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Understanding life insurance can sometimes be a daunting task due to the plethora of options available to consumers. One of these options, Variable Universal Life Insurance, often becomes the choice for the wealthy due to its flexibility and potential for tax-deferred growth. This article aims to shed light on what Variable Universal Life Insurance is and why it could be a preferable choice for the affluent.
Defining Life Insurance
Before diving into Variable Universal Life Insurance, it's essential to understand what life insurance is. Essentially, life insurance is a legally binding contract between an insurance company and a policy owner, promising the insurer will pay a predetermined sum of money to the policy's named beneficiaries upon the death of the insured. The policy owner maintains this promise by paying either a single premium upfront or regular premiums over time.
There are two main categories of life insurance: term and permanent. Term life insurance policies expire after a specified number of years, while permanent life insurance remains active until the insured's death, the policy is surrendered, or premiums cease to be paid.
The value of a life insurance policy is largely dependent on the financial strength of the issuing company, as they are responsible for paying claims. State guaranty funds may cover claims if the issuer is unable to.
An Overview of Variable Universal Life Insurance
Variable Universal Life Insurance is a type of permanent life insurance that combines the potential for tax-deferred cash value growth with a death benefit protection. Unlike traditional life insurance policies, these policies invest the premiums and cash value into separate accounts, much like mutual funds, offering a range of investment options to construct a comprehensive portfolio within the policy.
The death benefit provided by this policy is most substantial while the policy owner is young and decreases as the cost of insurance rises over time. The cash value grows tax-deferred and can be withdrawn as loans, sometimes with no net interest charge, thus avoiding income taxes.
The difference between the death benefit and the cash value is known as the net amount at risk to the insurance company. Policy owners can lower the death benefit and the net amount at risk as the insurance costs rise. However, flexibility is limited to a specific range, or corridor, in relation to the cash value, death benefit, and premiums.
The Allure for the Wealthy
One of the most attractive features of Variable Universal Life Insurance to high net worth individuals is the absence of a cap on contributions or income for eligibility. Wealthy individuals can significantly invest in their policy, allowing the cash value to grow tax-deferred.
For instance, a wealthy person can put $1,000,000 a year into a variable life policy, let it grow tax-deferred, and later withdraw money tax-free. Additionally, insurance companies increasingly pay credits to policy owners after maintaining the policy for a certain number of years, potentially reducing insurance costs.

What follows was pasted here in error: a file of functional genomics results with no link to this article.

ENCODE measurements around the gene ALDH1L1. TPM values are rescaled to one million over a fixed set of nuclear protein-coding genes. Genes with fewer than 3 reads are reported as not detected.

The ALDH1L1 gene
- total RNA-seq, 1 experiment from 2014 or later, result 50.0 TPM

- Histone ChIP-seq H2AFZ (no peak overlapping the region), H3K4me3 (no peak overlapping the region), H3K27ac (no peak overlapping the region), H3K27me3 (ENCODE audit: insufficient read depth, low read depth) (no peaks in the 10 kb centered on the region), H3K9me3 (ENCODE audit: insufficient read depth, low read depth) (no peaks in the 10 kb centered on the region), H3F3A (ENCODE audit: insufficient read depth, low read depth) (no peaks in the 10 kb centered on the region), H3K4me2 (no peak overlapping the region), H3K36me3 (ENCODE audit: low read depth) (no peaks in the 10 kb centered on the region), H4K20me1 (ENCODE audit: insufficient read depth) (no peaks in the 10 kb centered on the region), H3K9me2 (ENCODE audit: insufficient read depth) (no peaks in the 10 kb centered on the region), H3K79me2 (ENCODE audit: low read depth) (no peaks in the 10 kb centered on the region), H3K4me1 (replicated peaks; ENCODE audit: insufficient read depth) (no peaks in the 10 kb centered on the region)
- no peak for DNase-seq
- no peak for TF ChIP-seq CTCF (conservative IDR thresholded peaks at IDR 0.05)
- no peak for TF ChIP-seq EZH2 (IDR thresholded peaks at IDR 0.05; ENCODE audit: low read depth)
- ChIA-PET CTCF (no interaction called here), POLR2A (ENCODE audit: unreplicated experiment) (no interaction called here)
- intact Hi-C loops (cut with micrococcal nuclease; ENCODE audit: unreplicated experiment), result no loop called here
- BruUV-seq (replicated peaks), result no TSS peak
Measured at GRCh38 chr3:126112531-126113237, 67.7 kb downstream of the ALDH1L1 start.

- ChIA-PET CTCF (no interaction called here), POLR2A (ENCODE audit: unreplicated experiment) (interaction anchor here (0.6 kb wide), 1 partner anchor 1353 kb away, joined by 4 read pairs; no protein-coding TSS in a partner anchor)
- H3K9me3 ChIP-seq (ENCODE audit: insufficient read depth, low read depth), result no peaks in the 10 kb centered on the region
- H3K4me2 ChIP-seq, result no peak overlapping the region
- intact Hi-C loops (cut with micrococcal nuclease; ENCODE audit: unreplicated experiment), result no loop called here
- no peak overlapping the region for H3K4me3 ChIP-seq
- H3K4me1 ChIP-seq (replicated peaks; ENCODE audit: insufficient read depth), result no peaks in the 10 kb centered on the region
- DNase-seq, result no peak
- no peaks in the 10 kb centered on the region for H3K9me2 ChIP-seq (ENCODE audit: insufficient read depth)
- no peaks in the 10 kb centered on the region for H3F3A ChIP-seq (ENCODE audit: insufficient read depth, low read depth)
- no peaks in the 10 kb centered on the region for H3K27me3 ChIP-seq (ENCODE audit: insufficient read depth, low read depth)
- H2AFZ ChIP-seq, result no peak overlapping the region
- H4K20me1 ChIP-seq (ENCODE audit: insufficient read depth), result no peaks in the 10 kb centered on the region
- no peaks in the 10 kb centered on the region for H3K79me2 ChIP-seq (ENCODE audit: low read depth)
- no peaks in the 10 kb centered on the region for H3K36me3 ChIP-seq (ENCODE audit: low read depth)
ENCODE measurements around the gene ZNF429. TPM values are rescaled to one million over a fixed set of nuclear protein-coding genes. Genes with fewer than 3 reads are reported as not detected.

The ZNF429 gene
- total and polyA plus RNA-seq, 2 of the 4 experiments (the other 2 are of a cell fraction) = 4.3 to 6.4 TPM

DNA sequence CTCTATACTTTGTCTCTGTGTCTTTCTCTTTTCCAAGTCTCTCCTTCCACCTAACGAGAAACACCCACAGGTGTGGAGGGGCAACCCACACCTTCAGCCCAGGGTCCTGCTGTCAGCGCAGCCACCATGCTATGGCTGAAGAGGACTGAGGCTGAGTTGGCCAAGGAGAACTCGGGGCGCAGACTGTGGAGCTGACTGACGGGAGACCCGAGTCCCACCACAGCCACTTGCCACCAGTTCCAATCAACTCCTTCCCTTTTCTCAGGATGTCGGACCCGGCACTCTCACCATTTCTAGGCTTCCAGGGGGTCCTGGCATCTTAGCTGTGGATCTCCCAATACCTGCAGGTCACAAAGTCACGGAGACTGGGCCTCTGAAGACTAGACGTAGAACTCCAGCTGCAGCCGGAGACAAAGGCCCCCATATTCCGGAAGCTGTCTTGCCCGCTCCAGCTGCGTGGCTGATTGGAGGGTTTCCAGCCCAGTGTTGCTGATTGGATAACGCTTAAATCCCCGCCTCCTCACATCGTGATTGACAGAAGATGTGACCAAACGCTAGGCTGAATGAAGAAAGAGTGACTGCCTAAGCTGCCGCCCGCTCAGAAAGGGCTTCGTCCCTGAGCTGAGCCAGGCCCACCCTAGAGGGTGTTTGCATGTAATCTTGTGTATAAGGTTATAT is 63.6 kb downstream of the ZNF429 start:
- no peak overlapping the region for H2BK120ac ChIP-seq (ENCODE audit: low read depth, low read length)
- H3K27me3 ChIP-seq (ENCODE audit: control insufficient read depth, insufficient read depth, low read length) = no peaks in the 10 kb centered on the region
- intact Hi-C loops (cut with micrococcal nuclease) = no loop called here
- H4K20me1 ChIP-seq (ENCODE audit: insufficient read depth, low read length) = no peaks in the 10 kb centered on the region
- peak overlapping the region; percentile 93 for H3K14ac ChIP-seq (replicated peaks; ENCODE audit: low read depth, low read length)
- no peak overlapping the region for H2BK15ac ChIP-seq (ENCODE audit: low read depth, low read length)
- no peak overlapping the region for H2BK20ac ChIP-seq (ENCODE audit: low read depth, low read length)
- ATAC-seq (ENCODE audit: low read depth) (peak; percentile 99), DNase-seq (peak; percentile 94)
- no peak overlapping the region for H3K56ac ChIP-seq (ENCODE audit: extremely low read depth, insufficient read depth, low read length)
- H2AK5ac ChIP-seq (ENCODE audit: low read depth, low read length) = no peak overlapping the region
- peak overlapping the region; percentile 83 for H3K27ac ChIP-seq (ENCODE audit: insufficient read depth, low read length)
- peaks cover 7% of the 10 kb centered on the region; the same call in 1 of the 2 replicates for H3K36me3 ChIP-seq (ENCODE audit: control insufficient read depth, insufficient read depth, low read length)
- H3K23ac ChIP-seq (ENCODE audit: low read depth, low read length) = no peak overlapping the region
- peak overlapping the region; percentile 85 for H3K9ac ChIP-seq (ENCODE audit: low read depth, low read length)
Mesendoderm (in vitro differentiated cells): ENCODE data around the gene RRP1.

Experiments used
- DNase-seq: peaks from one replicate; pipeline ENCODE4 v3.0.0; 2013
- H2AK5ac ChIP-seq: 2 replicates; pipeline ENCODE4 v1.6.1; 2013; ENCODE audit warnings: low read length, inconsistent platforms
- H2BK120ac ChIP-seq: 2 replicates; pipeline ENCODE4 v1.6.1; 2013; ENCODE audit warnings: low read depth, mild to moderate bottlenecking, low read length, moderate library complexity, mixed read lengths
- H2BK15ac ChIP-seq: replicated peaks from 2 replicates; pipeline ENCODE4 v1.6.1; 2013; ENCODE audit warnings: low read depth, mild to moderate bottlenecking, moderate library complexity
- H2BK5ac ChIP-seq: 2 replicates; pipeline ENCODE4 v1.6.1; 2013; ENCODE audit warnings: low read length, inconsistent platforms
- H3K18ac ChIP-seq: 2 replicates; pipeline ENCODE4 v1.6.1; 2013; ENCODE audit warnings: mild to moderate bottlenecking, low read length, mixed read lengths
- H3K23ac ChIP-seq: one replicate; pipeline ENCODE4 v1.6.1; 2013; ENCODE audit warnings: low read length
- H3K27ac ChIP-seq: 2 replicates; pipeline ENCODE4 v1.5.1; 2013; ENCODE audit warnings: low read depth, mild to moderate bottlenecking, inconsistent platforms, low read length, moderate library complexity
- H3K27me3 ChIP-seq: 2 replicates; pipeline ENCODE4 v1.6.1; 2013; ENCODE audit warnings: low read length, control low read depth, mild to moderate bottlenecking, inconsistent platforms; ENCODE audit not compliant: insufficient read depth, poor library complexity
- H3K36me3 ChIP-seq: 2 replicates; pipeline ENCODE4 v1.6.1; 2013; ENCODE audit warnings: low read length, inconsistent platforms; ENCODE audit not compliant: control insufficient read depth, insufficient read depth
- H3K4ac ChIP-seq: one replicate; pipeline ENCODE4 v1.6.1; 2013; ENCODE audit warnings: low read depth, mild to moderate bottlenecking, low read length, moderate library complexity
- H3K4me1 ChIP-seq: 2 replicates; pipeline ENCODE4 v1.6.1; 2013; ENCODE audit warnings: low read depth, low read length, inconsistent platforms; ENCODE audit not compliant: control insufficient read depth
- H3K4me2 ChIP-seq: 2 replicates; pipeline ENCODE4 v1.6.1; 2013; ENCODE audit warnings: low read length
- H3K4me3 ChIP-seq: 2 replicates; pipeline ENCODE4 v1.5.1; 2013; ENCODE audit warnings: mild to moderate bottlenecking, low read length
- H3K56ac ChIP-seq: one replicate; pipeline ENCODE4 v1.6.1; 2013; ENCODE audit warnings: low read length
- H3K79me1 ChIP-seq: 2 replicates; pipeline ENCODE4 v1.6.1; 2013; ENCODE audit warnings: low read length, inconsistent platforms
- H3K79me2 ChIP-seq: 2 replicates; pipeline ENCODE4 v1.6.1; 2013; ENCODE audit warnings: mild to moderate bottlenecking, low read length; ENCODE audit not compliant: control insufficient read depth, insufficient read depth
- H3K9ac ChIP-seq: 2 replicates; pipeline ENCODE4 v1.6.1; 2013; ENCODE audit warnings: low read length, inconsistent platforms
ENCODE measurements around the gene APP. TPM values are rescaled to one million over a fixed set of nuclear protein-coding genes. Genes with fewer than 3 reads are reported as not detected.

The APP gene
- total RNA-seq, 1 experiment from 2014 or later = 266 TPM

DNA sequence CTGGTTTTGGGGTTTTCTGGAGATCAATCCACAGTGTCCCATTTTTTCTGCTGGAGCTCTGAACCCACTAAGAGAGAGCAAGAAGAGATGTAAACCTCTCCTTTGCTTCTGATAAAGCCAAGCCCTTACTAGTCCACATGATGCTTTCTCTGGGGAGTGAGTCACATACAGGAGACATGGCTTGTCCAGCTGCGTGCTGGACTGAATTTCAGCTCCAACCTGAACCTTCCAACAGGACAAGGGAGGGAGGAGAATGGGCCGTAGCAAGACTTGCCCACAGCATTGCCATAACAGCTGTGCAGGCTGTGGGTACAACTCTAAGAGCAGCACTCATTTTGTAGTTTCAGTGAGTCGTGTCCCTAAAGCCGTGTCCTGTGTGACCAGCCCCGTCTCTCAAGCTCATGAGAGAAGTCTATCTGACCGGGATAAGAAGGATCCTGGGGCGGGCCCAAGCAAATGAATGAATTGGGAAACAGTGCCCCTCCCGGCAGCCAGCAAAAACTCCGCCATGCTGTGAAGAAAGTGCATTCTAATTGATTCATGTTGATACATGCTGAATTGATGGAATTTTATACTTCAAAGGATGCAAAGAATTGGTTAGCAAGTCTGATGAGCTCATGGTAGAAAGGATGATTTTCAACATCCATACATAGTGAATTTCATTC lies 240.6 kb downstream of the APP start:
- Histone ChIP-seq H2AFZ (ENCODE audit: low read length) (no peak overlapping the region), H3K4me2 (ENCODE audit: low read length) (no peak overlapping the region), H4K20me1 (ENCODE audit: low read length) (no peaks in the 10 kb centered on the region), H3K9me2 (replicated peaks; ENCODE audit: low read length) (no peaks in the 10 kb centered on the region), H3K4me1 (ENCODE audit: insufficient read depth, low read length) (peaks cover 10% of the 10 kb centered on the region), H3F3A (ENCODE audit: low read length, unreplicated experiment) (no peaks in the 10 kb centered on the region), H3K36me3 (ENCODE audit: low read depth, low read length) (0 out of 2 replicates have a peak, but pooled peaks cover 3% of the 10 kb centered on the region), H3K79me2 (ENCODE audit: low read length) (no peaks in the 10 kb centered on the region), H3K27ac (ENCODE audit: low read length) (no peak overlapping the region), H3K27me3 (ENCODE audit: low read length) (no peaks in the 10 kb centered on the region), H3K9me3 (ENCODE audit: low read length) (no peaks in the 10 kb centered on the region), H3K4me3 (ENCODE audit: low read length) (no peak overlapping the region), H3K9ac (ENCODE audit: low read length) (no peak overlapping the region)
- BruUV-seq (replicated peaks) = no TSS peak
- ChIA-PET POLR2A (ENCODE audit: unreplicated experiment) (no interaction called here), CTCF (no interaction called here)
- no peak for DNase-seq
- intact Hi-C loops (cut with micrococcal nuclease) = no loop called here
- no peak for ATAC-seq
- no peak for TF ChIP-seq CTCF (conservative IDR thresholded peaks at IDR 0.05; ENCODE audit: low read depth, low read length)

Variable Universal Life Insurance offers a unique blend of death benefit protection and investment potential. With its tax advantages and the option to invest in separate accounts, it provides a compelling option for affluent individuals who want more than a simple death benefit from their life insurance policy. However, potential policyholders should remember that life insurance is only as good as the financial strength of the issuing company. Therefore, proper research and consultation with financial advisors are essential before choosing this type of insurance.
Variable Life Insurance is a permanent universal life policy that has a death benefit as long as the cash value and premiums are sufficient to pay the increasing cost per-thousand, while the premiums and cash value have the option of being invested in separate accounts which behave much like mutual funds.
Often the policy-owner has a choice of many investment options, and can construct an entire portfolio within the policy.
These provide a benefit in a few ways: not only is there death benefit protection that is most substantial while the policy-owner is younger, but also the cash value account is able to grow tax-deferred, and the cash value can be withdrawn as loans which sometimes have no net interest charge but avoid income taxes.
This may sound better than it turns out to be, considering the cost of insurance, but it can also be better than some opponents realize. The difference between the cash value of the death benefit is known as the net amount at risk to the insurance company.
Fortunately these policies are flexible such that the insured can lower the death benefit and the net amount at risk as the cost of the insurance rises, as is the case with universal life policies. They are only flexible to a point, however, and they are sometimes known in the industry as corridor insurance, since there is a specific range, or corridor, in which the cash value, death benefit, and premiums can be in relation to one another.
Companies now are increasingly likely to pay credits to the insured after the keeping the policy for however many years, which can lower the insurance costs by a fraction of a percent.
The benefit of these policies to the very wealthy is that there is no cap on contributions and no cap on income for eligibility. If a wealthy person wants to put $1,000,000 a year into a variable life policy, and let it grow tax deferred, and take money out tax-free, that option is available to him or her.
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The Federal Deposit Insurance Corporation (FDIC) is a government entity created by the Glass-Steagall Act of 1933